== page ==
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Peggy Lee

Peggy Lee __who has been singing lately on The Electric Hour and Rhapsody in Rhythm, is a “musician’s singer.” Johnny Johnston discovered her in Fargo, N.D.; Will Osborne heard her and offered her a job; Buddy Clark persuaded Benny Goodman to audition her. Benny  signed her and she married his guitarist. Dave Barbour. Together they wrote “It’s a Good Day” and “I Don’t Know Enough About You.”
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Laura Leslie

Laura Leslie -born nineteen years ago in Finks-burgh. Mary land, pop. 300, she grew up singing; had a weekly sponsored spot on WBAL while attending high school in Baltimore and got another sponsor on WFBR for a graduation present. She went to Los Angeles for some club bookings; tired of West Coast night life; came home and auditioned for Sammy Kaye when he was appearing at a Baltimore theater. So he signed her.

VINCENT LOPEZ

SAY HELLO TO. . . VINCENT LOPEZ—leader of the orchestra on the Show of the Week, on MBS this evening. Vince has been supplying smart society with dance music since 1919. He has never worked in any other band and has always led his own. Definitely opposed to swing music, he stuck to the sweet variety through thick and thin. He himself is a sophisticated as his music, has made and lost several fortunes. VINCENT LOPEZ . . . was born in Brooklyn, N. Y. His father was a bandmaster in the U. S. Navy and his mother a musician, but the parents wanted Vincent to become a priest. He consented to attend a seminary at Dunkirk, N. Y. The director of the school realized that the boy’s future was not to be that of priest, explained matters at home and once again Vincent was free. Then he was sent to business school. Later worked in a dairy office. Finally he organized his own band. You know the rest. 

The Gooks—Vic, Sade and Rush

The Milwaukee Journal – Oct 20, 1940 The Gooks—Vic, Sade and Rush NINE years ago last June, Paul Rhymer was dozing comfortably in NBC continuity office in Chicago. Everyone had gone and, in the quiet of the Saturday afternoon, he was enjoying his spring fever in an orgy of laziness. Into this placid scene strode C. L Menser, looking for a continuity writer to dish up a script for three actors he wanted to audition the unluckiest guy in the world, simply because he hadn’t gone home, but he pounded out a script and turned it in. The three actors never were hired, but Rhymer’s script was it was “ Vic and Sade ”-now the most popular serial story on the air. Just recently, the women’s national radio committee announced its last survey showed that the whimsical story of the “Gook family, halfway up in the next block,” appeals to women in every block and every farm because it’s “complete in each broadcast” and because it’s “about people like ourselves.” “ Vic and Sade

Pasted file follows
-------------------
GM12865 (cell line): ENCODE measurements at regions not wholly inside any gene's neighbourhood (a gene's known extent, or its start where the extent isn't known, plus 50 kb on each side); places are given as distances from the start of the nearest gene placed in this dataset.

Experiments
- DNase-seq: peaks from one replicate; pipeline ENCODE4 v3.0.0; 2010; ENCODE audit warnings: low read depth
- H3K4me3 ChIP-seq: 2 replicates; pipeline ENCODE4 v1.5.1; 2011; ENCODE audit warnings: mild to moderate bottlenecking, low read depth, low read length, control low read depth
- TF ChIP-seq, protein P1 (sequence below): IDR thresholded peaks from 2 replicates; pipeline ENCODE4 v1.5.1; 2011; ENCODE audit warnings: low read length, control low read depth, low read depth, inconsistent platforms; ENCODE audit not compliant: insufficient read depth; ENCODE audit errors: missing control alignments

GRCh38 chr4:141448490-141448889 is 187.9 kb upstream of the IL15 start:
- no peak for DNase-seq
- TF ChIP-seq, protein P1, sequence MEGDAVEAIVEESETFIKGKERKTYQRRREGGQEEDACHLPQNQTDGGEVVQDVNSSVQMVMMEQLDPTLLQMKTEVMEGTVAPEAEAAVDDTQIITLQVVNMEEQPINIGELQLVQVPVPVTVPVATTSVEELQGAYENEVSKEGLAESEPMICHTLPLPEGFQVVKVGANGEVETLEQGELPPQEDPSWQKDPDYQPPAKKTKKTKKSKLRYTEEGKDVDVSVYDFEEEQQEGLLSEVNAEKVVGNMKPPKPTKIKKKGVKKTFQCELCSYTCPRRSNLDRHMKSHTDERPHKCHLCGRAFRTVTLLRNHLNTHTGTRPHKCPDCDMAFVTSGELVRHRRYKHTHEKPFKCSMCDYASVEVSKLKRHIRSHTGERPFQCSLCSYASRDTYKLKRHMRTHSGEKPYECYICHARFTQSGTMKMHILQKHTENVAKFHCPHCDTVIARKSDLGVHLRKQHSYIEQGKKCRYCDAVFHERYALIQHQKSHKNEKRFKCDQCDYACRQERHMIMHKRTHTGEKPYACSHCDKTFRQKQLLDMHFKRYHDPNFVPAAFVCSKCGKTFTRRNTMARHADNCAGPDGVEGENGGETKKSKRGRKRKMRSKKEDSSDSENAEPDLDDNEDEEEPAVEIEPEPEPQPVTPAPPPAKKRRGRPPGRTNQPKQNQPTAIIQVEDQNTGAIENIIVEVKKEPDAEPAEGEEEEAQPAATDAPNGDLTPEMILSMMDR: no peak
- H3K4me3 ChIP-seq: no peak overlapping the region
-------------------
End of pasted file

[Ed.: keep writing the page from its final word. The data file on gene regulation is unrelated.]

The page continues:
CHARLES LYON

CHARLES LYON . . .  was born in Detroit in 1905. He’s from NBC, played in movies, was an ordinary seaman on an ocean freighter, juggled dishes at night for a N. Y. café. ‘Tis said he lost 9 pounds announcing the first days of the Democratic Convention last summer. Won fame when he flew to Edmonton, Canada, to announce the arrival of Mattern, who didn’t arrive, and Post, who did.

Marilyn Maxwell

Marilyn Maxwell __the willowy blonde singer who is teamed with Abbott and Costello on their Thursday night program over NBC. She was once a singer with Ted Weems and wrote songs with him before she was spotted by Hollywood while singing at a bond rally in Cleveland. Her first camera work was with Robert Taylor in “Stand By For Action”—and her first name is “Marvel”!

GRAHAM McNAMEE

GRAHAM McNAMEE . . . w a s serving on a jury in New York in May, 1922, when, during an idle lunch hour, he wandered up to WEAF to see what a broadcasting station looked like. Now he’s a fixture at NBC of which WEAF is one of the key stations. A promising baritone before 1922, he’s sung and talked and acted in all kinds of shows at all hours since the days of the Crystal sets. He was born in Washington, D. C., in 1889.